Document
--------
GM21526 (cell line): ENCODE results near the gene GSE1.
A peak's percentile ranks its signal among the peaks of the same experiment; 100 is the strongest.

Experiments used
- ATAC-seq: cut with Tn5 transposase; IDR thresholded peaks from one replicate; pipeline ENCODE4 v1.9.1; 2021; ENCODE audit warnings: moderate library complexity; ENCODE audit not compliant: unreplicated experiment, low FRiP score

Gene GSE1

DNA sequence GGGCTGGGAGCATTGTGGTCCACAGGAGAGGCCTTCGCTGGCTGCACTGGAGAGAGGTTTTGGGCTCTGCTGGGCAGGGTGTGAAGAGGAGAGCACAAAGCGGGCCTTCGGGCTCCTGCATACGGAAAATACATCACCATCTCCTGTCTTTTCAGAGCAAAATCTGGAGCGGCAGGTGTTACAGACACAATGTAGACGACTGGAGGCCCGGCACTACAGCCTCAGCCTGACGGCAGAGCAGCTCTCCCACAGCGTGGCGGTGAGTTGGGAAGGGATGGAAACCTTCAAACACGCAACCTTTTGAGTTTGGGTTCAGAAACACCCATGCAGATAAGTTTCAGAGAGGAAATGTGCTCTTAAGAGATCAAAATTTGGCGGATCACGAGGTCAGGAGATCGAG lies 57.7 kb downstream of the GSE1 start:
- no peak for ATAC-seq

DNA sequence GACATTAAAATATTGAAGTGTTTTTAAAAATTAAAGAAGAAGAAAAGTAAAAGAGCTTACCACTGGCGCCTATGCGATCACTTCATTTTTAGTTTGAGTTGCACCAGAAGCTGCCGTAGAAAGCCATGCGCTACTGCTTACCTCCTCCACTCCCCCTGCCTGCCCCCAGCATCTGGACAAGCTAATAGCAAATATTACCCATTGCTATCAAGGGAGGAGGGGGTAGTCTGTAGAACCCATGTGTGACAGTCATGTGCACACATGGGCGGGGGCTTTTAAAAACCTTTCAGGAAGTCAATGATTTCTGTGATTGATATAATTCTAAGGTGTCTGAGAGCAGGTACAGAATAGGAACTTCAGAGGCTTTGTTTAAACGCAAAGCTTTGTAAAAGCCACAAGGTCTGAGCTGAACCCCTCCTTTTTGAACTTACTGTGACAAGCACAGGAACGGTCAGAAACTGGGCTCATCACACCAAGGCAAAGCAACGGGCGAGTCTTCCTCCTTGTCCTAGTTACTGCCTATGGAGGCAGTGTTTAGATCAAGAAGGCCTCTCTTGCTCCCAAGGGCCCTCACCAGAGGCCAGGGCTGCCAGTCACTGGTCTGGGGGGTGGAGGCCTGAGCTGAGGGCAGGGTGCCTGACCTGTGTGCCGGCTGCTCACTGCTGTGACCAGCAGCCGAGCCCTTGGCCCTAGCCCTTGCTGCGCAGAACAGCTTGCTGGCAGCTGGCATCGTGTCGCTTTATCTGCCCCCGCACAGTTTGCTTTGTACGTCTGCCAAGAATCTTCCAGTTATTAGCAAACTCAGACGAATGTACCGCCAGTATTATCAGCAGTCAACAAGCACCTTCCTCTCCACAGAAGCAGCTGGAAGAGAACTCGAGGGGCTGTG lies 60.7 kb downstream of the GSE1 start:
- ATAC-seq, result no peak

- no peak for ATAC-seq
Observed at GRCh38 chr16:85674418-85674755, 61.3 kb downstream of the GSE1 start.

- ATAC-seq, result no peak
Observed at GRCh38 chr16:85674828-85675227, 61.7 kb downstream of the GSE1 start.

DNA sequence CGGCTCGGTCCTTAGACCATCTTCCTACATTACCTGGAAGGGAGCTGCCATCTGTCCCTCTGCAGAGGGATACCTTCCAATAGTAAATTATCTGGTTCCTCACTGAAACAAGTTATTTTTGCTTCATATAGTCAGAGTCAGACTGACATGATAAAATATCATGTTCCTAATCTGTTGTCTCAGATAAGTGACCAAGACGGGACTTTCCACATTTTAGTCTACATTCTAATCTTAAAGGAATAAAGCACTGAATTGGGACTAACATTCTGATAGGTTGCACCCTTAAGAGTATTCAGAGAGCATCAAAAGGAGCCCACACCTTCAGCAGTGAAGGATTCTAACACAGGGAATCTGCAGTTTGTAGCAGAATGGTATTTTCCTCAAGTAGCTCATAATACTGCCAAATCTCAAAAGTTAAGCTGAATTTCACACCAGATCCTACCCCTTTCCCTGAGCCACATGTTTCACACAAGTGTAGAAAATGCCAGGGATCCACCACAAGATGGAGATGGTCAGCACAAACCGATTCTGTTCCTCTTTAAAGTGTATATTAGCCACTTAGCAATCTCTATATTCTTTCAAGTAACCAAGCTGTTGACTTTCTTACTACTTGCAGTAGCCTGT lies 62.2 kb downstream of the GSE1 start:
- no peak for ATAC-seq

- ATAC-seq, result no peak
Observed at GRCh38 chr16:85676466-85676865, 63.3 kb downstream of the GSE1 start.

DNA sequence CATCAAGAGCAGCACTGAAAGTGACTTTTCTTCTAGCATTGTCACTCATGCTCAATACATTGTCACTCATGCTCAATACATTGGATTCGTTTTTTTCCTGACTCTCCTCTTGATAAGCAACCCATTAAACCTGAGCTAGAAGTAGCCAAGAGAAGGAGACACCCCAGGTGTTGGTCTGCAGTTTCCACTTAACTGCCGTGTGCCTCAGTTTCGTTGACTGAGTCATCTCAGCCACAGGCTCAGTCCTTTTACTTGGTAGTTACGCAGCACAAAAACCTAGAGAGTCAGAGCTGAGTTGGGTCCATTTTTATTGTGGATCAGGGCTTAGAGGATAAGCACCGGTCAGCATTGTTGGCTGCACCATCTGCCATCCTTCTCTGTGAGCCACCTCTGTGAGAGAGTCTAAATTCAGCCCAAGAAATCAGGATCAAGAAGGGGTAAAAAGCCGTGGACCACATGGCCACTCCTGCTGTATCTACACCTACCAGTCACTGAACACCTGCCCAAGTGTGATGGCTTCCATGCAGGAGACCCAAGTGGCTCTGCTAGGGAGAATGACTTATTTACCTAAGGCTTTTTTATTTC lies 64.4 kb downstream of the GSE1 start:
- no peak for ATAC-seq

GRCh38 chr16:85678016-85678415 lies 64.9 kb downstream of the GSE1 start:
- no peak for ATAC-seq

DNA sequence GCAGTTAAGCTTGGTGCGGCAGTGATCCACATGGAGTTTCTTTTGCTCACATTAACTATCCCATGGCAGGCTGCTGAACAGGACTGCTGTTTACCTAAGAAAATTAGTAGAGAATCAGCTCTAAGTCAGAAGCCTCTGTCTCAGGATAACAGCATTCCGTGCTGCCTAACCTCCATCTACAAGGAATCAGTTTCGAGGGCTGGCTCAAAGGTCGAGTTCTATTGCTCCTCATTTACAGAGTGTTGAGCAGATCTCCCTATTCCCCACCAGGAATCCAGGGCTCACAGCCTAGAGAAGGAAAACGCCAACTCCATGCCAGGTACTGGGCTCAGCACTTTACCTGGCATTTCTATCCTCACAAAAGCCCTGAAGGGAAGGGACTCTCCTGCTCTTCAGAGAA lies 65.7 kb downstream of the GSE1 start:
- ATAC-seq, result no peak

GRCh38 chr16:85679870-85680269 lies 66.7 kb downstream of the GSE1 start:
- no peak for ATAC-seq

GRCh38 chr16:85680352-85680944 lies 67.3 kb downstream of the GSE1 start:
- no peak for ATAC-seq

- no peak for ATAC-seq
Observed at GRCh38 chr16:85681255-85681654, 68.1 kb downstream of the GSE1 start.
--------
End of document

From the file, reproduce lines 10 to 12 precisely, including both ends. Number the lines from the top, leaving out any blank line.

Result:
- no peak for ATAC-seq
Observed at GRCh38 chr16:85674418-85674755, 61.3 kb downstream of the GSE1 start.

- ATAC-seq, result no peak